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Chavez Jr. Suspended Indefinitely By Nevada And Arizona Commissions

The next fight for Julio César Chávez Jr. will remain limited to a courtroom.

An ongoing legal battle with the Nevada State Athletic Commission (NSAC) leaves the second-generation boxer and former middleweight titlist from Culiacan, Mexico unable to continue with his boxing career until he is able to resolve such matters. Both the NSAC and the Arizona Boxing and Mixed Martial Arts (MMA) Commission have placed Chavez Jr. under indefinite suspension on Friday, stemming from a drug testing incident which ultimately linked the two governing bodies.

The suspension resurfaced due to the latest round of appeals in an ongoing court battle with the NSAC. A May 12 ruling in the District Court of Clark County, Nevada—of which has obtained a copy—ruled in favor of the NSAC boasting the jurisdiction to have temporarily suspended Chavez Jr. for refusing to submit to a commission-ordered random drug test last October.

“The Court finds that under the current Nevada regulatory and statutory scheme, the NSAC lawfully exercised both initial jurisdiction and lawfully retained jurisdiction over Plaintiff in continuing disciplinary actions against Plaintiff, for Plaintiff’s failure to submit to a random drug test prior to a “Boxing Contest” scheduled in Nevada, which ended up being canceled in Nevada, relocated to a different State, and ultimately took place in different State,” Jim Crockett, judge for the Clark County District Court determined in the court’s finding of the facts in the case.

With it, came the court order that “(1) State Defendants' Motion to Dismiss Second Amended Complaint is GRANTED as a Motion for Summary Judgment; (2) State Defendants' Motion to Dissolve Overlong Temporary Restraining Order is GRANTED; and (3) Plaintiff's Opposition to Defendant's Motion to Dissolve Temporary Restraining Order and Countermotion for Issuance of Preliminary Injunction Nunc Pro Tunc is DENIED.”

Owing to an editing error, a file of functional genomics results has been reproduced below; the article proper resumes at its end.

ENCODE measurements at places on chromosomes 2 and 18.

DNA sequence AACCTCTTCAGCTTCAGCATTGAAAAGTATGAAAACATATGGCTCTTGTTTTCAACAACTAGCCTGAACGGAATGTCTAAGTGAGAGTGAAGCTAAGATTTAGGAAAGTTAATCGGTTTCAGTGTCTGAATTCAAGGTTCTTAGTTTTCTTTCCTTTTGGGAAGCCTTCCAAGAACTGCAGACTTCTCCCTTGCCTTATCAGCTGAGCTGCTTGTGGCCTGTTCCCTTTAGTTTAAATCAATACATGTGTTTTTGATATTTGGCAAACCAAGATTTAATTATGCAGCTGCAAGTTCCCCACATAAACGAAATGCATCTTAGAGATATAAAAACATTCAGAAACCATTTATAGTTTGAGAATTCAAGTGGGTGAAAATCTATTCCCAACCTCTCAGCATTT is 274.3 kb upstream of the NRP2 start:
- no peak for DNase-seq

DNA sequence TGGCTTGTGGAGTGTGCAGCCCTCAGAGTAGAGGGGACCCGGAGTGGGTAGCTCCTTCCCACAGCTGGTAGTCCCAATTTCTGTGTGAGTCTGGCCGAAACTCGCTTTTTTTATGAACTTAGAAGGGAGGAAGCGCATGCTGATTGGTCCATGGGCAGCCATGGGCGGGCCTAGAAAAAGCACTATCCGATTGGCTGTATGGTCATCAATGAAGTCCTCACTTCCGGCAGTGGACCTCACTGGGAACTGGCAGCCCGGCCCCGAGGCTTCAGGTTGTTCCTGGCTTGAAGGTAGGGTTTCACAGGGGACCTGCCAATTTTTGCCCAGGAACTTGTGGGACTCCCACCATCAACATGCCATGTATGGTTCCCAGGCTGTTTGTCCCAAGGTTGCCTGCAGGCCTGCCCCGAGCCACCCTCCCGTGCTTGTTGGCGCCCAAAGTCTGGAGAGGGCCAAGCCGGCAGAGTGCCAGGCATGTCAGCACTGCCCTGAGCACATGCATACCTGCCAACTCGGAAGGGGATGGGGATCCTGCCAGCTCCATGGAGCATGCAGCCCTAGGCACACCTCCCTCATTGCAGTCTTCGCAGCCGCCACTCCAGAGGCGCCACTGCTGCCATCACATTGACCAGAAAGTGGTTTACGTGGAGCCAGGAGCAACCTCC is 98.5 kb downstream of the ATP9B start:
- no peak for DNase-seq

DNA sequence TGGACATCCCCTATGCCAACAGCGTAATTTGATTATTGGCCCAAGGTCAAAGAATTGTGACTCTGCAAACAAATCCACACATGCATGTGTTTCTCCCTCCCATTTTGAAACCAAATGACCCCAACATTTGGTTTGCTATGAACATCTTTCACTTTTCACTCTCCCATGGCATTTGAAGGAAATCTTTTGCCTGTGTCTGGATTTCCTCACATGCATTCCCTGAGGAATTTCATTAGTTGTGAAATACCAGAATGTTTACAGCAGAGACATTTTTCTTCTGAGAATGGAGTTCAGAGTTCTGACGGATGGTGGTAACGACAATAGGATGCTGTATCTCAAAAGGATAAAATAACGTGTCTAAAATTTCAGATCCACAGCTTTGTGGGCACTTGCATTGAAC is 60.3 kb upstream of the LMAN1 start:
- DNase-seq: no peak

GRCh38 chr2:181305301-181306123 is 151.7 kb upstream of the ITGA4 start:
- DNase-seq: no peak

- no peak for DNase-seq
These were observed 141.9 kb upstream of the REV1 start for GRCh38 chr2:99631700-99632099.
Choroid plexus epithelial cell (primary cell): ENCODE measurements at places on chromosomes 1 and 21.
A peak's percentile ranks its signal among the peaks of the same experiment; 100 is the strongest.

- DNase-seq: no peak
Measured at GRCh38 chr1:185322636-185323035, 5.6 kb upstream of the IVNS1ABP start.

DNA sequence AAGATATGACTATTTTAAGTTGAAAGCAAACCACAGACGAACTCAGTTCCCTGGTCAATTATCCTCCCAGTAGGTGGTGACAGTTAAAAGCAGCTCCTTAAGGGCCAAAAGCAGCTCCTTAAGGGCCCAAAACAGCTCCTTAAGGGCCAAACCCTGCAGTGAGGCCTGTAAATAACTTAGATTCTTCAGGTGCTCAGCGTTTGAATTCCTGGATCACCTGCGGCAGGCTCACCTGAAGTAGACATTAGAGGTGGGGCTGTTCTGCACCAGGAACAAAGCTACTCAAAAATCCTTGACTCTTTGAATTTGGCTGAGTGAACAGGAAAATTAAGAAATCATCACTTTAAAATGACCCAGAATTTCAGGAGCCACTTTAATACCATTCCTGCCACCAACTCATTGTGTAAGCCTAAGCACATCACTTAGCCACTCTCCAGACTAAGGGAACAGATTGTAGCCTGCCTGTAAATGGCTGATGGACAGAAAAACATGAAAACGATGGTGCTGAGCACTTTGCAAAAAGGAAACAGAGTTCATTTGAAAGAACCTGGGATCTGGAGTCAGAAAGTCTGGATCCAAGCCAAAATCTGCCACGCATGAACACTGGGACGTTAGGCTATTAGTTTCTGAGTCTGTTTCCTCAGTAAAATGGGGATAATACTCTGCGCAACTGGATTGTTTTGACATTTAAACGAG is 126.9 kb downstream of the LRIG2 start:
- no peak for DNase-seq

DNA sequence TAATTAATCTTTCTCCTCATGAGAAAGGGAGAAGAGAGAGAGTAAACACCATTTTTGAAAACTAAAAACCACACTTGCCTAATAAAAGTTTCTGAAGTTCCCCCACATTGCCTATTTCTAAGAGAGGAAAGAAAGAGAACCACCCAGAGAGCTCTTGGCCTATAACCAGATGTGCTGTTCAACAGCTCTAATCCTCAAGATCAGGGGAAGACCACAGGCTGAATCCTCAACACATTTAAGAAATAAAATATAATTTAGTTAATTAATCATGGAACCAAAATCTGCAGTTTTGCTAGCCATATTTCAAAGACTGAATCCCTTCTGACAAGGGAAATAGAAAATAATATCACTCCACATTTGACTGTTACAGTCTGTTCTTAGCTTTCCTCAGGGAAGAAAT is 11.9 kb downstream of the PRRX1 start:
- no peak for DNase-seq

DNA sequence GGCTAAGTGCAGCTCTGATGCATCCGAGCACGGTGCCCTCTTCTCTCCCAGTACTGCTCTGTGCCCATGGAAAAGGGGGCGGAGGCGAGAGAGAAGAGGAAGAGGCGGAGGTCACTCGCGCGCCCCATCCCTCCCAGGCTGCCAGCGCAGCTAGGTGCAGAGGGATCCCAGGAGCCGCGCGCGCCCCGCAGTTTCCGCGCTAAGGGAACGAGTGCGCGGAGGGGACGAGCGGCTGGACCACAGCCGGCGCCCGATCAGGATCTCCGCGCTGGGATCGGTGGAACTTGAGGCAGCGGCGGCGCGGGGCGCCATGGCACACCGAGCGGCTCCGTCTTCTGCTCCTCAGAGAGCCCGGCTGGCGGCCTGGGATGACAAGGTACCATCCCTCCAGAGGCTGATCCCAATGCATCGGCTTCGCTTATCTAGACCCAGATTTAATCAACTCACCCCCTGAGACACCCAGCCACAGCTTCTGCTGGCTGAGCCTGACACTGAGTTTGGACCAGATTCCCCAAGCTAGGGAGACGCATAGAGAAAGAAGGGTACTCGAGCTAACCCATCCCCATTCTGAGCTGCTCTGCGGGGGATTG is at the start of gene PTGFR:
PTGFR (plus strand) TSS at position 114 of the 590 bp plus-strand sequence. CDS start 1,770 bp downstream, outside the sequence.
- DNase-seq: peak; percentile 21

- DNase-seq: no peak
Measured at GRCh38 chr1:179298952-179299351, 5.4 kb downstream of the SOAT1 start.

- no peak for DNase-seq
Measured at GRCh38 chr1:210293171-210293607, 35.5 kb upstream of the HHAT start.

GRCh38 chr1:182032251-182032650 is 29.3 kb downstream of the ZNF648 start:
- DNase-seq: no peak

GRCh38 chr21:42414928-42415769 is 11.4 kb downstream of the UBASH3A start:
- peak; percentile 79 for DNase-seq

The disciplinary action taken by Nevada and Arizona disqualifies Chavez Jr. from fighting anywhere in the United States or any other location falling under the auspices of the Association of Boxing Commissions (ABC).

Chavez's legal team—headed by Ross Goodman—has since appealed the decision, which was filed on June 9.

At the time of the initial suspension, Chavez Jr. filed a Temporary Restraining Order (TRO) in an attempt to proceed with his fight versus Daniel Jacobs which ultimately took place last December in Phoenix, Arizona. The bout was relocated from its originally sought location at MGM Grand in Las Vegas, as per a Request for Program Permit filed with the NSAC on October 17, 2019 by promoter Eddie Hearn on behalf of his Matchroom Boxing USA outfit.

The attempt to relocate the event surfaced late last October, after the NSAC issued a temporary suspension upon being informed by Voluntary Anti-Doping Agency (VADA) that Chavez Jr. evaded testers who arrived at Wild Card Gym in Hollywood in seeking a urine sample from the boxer. The suspension was issued after Bob Bennett, executive director of NSAC confirmed with Richard Sturm, MGM President of Las Vegas Entertainment and Sports that “all arena reservations and arrangements were made and they were “preparing to release the tickets to be sold the next day or in the immediate future.”

Chavez was officially suspended in the state of Nevada on October 29, shortly after which his team sought a TRO. The legal maneuver would ultimately allow the event to relocate to Arizona, with the December 20 card having streamed live on DAZN-USA from Talking Stick Resort Arena in Phoenix. 

The matter became a topic of conversation for the Arizona commission during its agenda hearing on November 13, conditionally approving the request. One week later, the commission’s legal team was forced to revisit the topic after the NSAC unanimously voted to extend Chavez’s temporary suspension on November 20 during its own monthly agenda hearing.